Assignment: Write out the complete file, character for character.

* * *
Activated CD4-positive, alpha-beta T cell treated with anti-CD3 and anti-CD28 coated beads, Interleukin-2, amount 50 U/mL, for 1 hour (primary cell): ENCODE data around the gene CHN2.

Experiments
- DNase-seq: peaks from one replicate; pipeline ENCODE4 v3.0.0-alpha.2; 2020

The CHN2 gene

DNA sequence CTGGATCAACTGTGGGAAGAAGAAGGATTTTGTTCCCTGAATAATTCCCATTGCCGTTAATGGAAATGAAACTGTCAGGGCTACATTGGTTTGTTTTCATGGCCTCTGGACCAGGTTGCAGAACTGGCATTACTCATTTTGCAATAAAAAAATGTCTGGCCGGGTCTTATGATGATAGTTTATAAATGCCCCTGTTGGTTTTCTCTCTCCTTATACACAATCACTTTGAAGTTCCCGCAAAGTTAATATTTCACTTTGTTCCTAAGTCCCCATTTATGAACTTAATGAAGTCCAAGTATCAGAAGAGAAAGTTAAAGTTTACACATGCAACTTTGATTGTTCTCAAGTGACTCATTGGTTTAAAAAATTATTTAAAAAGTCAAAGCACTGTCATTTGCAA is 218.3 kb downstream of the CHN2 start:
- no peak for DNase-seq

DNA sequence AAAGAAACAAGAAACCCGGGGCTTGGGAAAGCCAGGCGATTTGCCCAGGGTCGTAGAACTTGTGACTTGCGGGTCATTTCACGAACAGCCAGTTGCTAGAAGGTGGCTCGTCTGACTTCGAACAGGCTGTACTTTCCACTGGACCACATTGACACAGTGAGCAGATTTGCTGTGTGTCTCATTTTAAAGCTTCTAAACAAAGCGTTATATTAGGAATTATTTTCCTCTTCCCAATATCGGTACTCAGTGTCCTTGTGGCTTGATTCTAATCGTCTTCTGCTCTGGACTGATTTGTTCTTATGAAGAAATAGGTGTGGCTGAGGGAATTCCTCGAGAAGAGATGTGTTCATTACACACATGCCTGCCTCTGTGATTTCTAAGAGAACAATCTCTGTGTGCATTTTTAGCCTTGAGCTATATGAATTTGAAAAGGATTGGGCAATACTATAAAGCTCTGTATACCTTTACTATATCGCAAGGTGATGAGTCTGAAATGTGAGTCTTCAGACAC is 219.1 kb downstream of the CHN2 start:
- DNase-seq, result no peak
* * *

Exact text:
Activated CD4-positive, alpha-beta T cell treated with anti-CD3 and anti-CD28 coated beads, Interleukin-2, amount 50 U/mL, for 1 hour (primary cell): ENCODE data around the gene CHN2.

Experiments
- DNase-seq: peaks from one replicate; pipeline ENCODE4 v3.0.0-alpha.2; 2020

The CHN2 gene

DNA sequence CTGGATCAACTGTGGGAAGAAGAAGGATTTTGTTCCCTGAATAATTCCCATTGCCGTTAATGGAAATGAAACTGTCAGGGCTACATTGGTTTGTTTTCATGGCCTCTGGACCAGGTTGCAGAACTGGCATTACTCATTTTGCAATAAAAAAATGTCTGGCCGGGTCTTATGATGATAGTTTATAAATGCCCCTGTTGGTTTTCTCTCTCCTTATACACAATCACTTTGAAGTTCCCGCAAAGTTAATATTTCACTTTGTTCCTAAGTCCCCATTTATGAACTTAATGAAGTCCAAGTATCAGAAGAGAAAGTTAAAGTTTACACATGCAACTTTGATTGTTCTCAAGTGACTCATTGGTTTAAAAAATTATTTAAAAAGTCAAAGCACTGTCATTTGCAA is 218.3 kb downstream of the CHN2 start:
- no peak for DNase-seq

DNA sequence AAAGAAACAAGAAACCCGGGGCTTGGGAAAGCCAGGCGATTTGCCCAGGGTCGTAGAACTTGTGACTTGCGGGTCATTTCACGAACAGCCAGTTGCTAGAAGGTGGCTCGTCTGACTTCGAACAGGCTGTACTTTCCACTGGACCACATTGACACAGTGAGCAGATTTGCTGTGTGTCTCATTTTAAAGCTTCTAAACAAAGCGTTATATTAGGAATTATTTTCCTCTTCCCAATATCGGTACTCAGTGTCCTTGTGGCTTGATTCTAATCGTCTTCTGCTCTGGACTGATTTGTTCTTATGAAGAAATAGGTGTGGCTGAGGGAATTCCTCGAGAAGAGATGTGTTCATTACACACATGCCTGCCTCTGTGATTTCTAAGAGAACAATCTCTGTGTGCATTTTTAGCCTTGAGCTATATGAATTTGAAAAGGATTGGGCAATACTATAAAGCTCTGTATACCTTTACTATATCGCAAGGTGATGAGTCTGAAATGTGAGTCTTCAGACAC is 219.1 kb downstream of the CHN2 start:
- DNase-seq, result no peak